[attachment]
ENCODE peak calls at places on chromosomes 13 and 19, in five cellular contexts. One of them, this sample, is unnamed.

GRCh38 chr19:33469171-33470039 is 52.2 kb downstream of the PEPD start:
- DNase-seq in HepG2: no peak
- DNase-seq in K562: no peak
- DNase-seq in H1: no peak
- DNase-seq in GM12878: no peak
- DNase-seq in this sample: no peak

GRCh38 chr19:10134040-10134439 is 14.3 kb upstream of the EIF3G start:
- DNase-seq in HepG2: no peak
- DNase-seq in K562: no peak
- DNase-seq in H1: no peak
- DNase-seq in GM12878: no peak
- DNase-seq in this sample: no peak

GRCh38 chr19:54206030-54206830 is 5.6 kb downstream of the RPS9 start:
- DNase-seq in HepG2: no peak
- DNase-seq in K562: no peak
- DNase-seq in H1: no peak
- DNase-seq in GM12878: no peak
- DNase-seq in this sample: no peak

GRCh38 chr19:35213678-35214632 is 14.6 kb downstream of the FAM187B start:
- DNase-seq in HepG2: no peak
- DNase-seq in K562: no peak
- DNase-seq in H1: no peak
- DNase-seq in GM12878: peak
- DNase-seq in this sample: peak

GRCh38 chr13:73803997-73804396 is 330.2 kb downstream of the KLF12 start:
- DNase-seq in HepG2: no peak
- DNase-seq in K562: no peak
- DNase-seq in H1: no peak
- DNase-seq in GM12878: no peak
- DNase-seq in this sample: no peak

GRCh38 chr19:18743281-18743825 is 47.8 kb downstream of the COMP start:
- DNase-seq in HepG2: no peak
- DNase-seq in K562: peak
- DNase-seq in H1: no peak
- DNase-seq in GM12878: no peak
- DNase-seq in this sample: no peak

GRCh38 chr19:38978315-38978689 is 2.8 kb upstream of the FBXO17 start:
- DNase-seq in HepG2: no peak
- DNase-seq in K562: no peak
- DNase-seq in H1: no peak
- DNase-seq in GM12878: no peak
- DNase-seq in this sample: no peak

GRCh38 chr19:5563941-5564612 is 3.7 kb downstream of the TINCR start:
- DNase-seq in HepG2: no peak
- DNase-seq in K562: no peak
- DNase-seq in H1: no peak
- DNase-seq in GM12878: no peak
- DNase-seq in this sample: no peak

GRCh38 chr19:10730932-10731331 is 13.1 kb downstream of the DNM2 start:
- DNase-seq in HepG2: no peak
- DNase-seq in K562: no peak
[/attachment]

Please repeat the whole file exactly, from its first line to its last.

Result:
ENCODE peak calls at places on chromosomes 13 and 19, in five cellular contexts. One of them, this sample, is unnamed.

GRCh38 chr19:33469171-33470039 is 52.2 kb downstream of the PEPD start:
- DNase-seq in HepG2: no peak
- DNase-seq in K562: no peak
- DNase-seq in H1: no peak
- DNase-seq in GM12878: no peak
- DNase-seq in this sample: no peak

GRCh38 chr19:10134040-10134439 is 14.3 kb upstream of the EIF3G start:
- DNase-seq in HepG2: no peak
- DNase-seq in K562: no peak
- DNase-seq in H1: no peak
- DNase-seq in GM12878: no peak
- DNase-seq in this sample: no peak

GRCh38 chr19:54206030-54206830 is 5.6 kb downstream of the RPS9 start:
- DNase-seq in HepG2: no peak
- DNase-seq in K562: no peak
- DNase-seq in H1: no peak
- DNase-seq in GM12878: no peak
- DNase-seq in this sample: no peak

GRCh38 chr19:35213678-35214632 is 14.6 kb downstream of the FAM187B start:
- DNase-seq in HepG2: no peak
- DNase-seq in K562: no peak
- DNase-seq in H1: no peak
- DNase-seq in GM12878: peak
- DNase-seq in this sample: peak

GRCh38 chr13:73803997-73804396 is 330.2 kb downstream of the KLF12 start:
- DNase-seq in HepG2: no peak
- DNase-seq in K562: no peak
- DNase-seq in H1: no peak
- DNase-seq in GM12878: no peak
- DNase-seq in this sample: no peak

GRCh38 chr19:18743281-18743825 is 47.8 kb downstream of the COMP start:
- DNase-seq in HepG2: no peak
- DNase-seq in K562: peak
- DNase-seq in H1: no peak
- DNase-seq in GM12878: no peak
- DNase-seq in this sample: no peak

GRCh38 chr19:38978315-38978689 is 2.8 kb upstream of the FBXO17 start:
- DNase-seq in HepG2: no peak
- DNase-seq in K562: no peak
- DNase-seq in H1: no peak
- DNase-seq in GM12878: no peak
- DNase-seq in this sample: no peak

GRCh38 chr19:5563941-5564612 is 3.7 kb downstream of the TINCR start:
- DNase-seq in HepG2: no peak
- DNase-seq in K562: no peak
- DNase-seq in H1: no peak
- DNase-seq in GM12878: no peak
- DNase-seq in this sample: no peak

GRCh38 chr19:10730932-10731331 is 13.1 kb downstream of the DNM2 start:
- DNase-seq in HepG2: no peak
- DNase-seq in K562: no peak